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Civil War Harper's Weekly, October 24, 1863

In order to help you develop a more complete understanding of the Civil War, we have created this online archive of all the papers published during the Civil War. Reading these old papers allows you to watch the War unfold week by week. We hope you find our effort useful.

(Scroll Down to See Entire Page, or Newspaper Thumbnails below will take you to the page of interest)

 

Burnside in Knoxville

Burnside Entering Knoxville, Tennessee

Draft Riot

Draft Riot Murders

British Pirates

British Pirates

Richmond Prison

Richmond's Libey Prison

Russian Cartoon

Russian Cartoon

 

 

 

Spy

Civil War Spy

Contractor

Civil War Contractors

Rapidan

Army of the Potomac on the Rapidan

Honor the Brave

Honor the Brave

 

 

HARPER'S WEEKLY.

[OCTOBER 24, 1863.

684

HOW THE REBELS DESTROY RAILROADS—TWISTING THE RAILS.

horns. But Mr. Hurd's undisguised homage gratified her maternal heart, coming so soon after that great insult to her daughter; and then she said to herself, "At any rate he will help me cure her of the Wretch.'" She was not easy in her mind, though; could not tell what would come of it all. So she watched her daughter's pensive face as only mothers watch, and saw a little of the old peach bloom creeping back.

That was irresistible: she let things go their own way, and hoped for the best.

DESTROYING RAILROADS.

ONE of our artists has shown us, in the picture we publish herewith, how the rebels destroy railroads. The rails are torn from the ties, and fires are lighted and kept going under them until the iron is bent and warped so as to be useless hereafter. When a rail has been subjected to this process, there is nothing to be done with it but to send it to the foundry as "scrap iron."

RICHMOND FROM THE LIBEY
PRISON.

WE are indebted to Captain H. E. Wrigley for

the view of RICHMOND FROM THE LIBEY PRISON

which we publish herewith. Our poor fellows, shut up in the rebel dungeon, beguile the weary hours by watching and sketching the capital of Jeff Davis's empire, until every steeple and every chimney is as familiar to them as the scenes of their childhood. Let us hope it will not be long before our loyal troops get a better view of the spot, and our cannon command every house in the place.

THE ARMY OF THE POTOMAC.

WE publish on page 685 two pictures, from sketches by Mr. A. R. Waud, illustrating the present position of the Army of the Potomac. Mr. Waud writes:

THE BLUE RIDGE.

"The back-bone of the State—the mountains of Virginia—now loom up in front of the right wing of the army, in a grand panorama of ever-changing beauty. From Stonehouse Mountain, near the tents of General Shaler and his staff, these hills are a grand spectacle. Sweeping up in many peaks, wooded to the tops, the whole range in view extends far below Madison Court House to the south, and northward beyond Front Royal. Right in front is

Turkey-hole Mountain, a rugged hill, which rises in front of Thornton's Gap; while to the south is Thoroughfare Mountain, an uneven hill. Southwest Mountain, Clark's Mountain, Cedar Run and Slaughter Mountain, and Pony Mountain, rise, isolated hills, from a wilderness of woods, with apparently few clearings. These woods are mostly of thrifty oak and other hard woods, affording quite a welcome cover to the enemy's scouts and guerrillas.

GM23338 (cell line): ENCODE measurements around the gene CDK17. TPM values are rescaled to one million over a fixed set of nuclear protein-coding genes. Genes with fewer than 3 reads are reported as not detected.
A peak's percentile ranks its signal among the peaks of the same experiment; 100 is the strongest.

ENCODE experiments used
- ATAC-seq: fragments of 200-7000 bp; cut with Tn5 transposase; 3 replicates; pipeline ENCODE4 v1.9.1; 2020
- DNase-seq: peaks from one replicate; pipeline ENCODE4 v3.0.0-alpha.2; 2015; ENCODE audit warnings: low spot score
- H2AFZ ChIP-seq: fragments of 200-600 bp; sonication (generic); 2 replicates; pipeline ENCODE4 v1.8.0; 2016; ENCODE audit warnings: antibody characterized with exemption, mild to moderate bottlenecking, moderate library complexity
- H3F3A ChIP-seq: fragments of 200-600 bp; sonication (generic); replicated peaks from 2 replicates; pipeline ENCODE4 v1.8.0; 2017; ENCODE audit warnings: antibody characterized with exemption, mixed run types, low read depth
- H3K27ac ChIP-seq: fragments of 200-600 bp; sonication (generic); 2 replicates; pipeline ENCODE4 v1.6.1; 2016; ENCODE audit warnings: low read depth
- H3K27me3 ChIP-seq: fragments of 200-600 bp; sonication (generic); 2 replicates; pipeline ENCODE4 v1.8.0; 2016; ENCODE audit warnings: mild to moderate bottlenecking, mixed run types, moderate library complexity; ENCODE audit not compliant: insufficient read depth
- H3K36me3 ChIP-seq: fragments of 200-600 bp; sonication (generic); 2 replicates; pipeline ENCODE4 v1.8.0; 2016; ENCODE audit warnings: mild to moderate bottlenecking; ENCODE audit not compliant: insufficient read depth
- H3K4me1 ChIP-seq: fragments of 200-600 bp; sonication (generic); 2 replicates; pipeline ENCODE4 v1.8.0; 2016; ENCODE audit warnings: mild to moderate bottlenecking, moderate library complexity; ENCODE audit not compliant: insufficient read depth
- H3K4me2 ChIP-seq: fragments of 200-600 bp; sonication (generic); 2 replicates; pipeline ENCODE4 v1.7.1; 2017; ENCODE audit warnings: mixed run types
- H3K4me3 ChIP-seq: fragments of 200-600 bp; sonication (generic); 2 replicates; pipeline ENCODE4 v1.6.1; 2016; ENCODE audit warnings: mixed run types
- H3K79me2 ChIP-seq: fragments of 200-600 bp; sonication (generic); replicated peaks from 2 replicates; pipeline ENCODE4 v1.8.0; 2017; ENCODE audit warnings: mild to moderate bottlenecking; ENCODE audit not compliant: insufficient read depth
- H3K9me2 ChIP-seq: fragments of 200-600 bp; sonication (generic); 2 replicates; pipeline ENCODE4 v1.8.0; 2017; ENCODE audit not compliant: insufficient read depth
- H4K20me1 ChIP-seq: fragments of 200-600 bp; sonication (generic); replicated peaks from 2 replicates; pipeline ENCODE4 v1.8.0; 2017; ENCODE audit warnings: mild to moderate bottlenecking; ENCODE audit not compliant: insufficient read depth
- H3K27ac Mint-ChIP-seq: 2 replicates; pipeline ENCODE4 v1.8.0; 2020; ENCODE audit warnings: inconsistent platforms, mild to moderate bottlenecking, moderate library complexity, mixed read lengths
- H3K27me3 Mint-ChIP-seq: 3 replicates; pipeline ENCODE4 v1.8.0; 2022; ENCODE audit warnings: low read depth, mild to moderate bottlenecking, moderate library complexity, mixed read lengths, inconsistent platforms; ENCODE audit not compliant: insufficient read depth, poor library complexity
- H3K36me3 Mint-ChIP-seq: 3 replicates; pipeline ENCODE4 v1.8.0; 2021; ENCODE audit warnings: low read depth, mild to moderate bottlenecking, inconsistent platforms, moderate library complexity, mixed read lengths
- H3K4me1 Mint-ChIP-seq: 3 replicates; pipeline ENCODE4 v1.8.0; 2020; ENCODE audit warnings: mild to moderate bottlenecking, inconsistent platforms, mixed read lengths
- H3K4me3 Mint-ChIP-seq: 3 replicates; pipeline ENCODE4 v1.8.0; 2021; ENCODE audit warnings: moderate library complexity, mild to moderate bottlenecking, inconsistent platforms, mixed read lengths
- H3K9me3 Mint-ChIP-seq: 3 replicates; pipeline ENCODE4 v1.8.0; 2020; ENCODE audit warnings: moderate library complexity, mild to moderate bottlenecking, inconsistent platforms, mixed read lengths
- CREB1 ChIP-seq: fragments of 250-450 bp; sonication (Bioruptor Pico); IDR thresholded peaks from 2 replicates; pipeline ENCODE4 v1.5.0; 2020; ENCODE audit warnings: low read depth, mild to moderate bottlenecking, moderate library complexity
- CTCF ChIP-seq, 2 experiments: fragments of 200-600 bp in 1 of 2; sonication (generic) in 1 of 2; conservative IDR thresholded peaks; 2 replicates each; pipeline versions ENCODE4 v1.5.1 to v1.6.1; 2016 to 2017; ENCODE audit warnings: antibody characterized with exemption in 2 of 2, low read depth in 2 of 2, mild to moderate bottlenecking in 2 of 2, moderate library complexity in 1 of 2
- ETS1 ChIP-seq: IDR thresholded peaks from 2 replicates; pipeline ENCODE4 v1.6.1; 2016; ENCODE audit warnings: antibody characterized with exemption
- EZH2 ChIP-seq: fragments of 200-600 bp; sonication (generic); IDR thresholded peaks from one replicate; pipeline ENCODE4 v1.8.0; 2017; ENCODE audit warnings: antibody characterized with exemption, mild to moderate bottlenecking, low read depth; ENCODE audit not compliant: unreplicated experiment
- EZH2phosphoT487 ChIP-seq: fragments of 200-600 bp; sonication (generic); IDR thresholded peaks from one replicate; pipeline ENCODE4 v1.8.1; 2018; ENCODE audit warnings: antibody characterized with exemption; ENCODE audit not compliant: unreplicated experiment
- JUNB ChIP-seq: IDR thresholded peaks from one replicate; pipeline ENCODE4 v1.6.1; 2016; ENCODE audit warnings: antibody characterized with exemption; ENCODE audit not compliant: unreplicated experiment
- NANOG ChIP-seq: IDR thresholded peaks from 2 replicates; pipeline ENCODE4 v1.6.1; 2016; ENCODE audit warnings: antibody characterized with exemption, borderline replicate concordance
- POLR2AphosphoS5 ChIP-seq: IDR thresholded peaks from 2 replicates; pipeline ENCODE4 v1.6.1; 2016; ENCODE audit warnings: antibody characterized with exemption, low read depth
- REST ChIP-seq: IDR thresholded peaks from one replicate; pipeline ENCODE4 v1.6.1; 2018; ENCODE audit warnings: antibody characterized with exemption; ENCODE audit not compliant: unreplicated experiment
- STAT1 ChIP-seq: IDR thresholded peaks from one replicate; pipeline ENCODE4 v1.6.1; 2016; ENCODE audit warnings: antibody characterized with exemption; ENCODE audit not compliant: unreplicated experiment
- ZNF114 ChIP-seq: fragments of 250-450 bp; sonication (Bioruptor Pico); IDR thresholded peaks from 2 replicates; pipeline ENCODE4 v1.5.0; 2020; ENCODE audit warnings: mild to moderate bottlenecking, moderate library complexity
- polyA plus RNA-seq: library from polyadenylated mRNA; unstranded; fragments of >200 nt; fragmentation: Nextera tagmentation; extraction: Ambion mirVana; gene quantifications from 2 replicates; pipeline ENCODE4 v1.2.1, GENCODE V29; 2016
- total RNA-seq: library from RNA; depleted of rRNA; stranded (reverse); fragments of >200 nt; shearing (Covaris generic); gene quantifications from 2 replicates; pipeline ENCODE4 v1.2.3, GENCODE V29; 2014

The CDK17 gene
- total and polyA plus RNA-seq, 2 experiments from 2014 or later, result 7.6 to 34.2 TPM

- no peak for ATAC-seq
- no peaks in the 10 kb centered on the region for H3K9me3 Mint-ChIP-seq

SOMERVILLE FORD.

"The rebels have now a continuous line of earth-works upon the Rapidan River, in front of our lines. In fact, there are now fortifications along the Rappahannock and Rapidan from Port Royal, twenty miles below Fredericksburg, up almost to

the sources of the latter river. Every point available for is crossing is fortified, which makes the already formidable line of the river almost impregnable. The picture of the position at Somerville Ford is a good specimen of the work done by the secessionists to stay the onward progress of this army. Along the crests of the hills are rifle-pits commanding the approaches, and behind these earth-works for guns, in position to command the opposite country. Since firing has stopped on the picket line, the sentries go clown to the banks of the river and indulge in a little talk occasionally; also in a little barter, trading coffee for tobacco, and the Harper's for the Richmond Examiner. At one of these friendly gatherings the rebel pickets wanted to know why we slid not follow their example, and fortify to prevent troops crossing. "Our soldiers could not see why they should do that, when all we desired was to have them come over and bring all their friends.'

"The rebs acknowledged, however, that they were afraid we should attempt to cross the river, and therefore did all in their power to insure safety."

Since our correspondent wrote matters seem to have changed somewhat. On the night of 9th-10th a large body of rebels moved north from Madison Court House, with what purpose can only be conjectured. On the morning of 10th General Kilpatrick had a lively cavalry skirmish with a body of Stuart's cavalry, and seems, on the whole, to have rather got the worst of it. Whether Lee is moving north with a view to fight the Army of the Potomac in its present reduced position, or whether this movement is merely a feint to cover a retreat, time will show. Lee's army has been greatly reduced of late.

1. Confederate States Capitol.—2. Castle Thunder.—3. Castle Lightning.—4. Gallego Mills.—5. Belle Isle.—6. Long Bridge, Petersburg Railroad.—7. Confederate States Steamer "Torpedo."—8. Gas-works.

VIEW OF RICHMOND, VIRGINIA, FROM THE LIBEY PRISON.—[FROM A SKETCH BY CAPTAIN HARRY E. WRIGLEY, TOPOGRAPHICAL ENGINEERS.]

Destroying Railroads
Richmond Libey Prison

 

 

 

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